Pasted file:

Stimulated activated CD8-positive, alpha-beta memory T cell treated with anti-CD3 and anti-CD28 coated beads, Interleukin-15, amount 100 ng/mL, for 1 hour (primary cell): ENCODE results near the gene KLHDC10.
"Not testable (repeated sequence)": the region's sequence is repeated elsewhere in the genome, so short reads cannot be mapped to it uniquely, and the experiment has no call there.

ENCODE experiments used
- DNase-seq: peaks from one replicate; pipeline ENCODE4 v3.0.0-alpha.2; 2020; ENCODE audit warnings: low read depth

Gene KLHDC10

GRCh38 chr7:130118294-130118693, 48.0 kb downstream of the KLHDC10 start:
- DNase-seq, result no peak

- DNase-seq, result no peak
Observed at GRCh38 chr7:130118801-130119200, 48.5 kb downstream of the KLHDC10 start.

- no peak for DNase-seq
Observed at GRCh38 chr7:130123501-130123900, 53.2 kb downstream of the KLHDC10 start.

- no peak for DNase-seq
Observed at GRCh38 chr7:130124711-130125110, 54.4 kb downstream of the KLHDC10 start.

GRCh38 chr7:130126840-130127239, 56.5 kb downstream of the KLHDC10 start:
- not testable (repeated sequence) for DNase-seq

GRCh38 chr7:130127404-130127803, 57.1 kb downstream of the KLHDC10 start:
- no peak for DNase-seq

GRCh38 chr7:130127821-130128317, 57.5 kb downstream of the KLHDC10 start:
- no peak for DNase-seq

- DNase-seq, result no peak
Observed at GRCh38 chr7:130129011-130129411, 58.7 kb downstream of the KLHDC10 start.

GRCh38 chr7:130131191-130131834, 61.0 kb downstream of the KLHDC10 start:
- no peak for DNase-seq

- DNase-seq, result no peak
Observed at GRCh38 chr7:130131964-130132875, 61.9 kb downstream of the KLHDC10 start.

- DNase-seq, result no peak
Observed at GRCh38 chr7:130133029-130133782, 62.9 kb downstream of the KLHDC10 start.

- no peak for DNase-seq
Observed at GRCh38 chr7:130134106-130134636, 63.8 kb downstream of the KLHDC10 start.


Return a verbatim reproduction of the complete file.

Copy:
Stimulated activated CD8-positive, alpha-beta memory T cell treated with anti-CD3 and anti-CD28 coated beads, Interleukin-15, amount 100 ng/mL, for 1 hour (primary cell): ENCODE results near the gene KLHDC10.
"Not testable (repeated sequence)": the region's sequence is repeated elsewhere in the genome, so short reads cannot be mapped to it uniquely, and the experiment has no call there.

ENCODE experiments used
- DNase-seq: peaks from one replicate; pipeline ENCODE4 v3.0.0-alpha.2; 2020; ENCODE audit warnings: low read depth

Gene KLHDC10

GRCh38 chr7:130118294-130118693, 48.0 kb downstream of the KLHDC10 start:
- DNase-seq, result no peak

- DNase-seq, result no peak
Observed at GRCh38 chr7:130118801-130119200, 48.5 kb downstream of the KLHDC10 start.

- no peak for DNase-seq
Observed at GRCh38 chr7:130123501-130123900, 53.2 kb downstream of the KLHDC10 start.

- no peak for DNase-seq
Observed at GRCh38 chr7:130124711-130125110, 54.4 kb downstream of the KLHDC10 start.

GRCh38 chr7:130126840-130127239, 56.5 kb downstream of the KLHDC10 start:
- not testable (repeated sequence) for DNase-seq

GRCh38 chr7:130127404-130127803, 57.1 kb downstream of the KLHDC10 start:
- no peak for DNase-seq

GRCh38 chr7:130127821-130128317, 57.5 kb downstream of the KLHDC10 start:
- no peak for DNase-seq

- DNase-seq, result no peak
Observed at GRCh38 chr7:130129011-130129411, 58.7 kb downstream of the KLHDC10 start.

GRCh38 chr7:130131191-130131834, 61.0 kb downstream of the KLHDC10 start:
- no peak for DNase-seq

- DNase-seq, result no peak
Observed at GRCh38 chr7:130131964-130132875, 61.9 kb downstream of the KLHDC10 start.

- DNase-seq, result no peak
Observed at GRCh38 chr7:130133029-130133782, 62.9 kb downstream of the KLHDC10 start.

- no peak for DNase-seq
Observed at GRCh38 chr7:130134106-130134636, 63.8 kb downstream of the KLHDC10 start.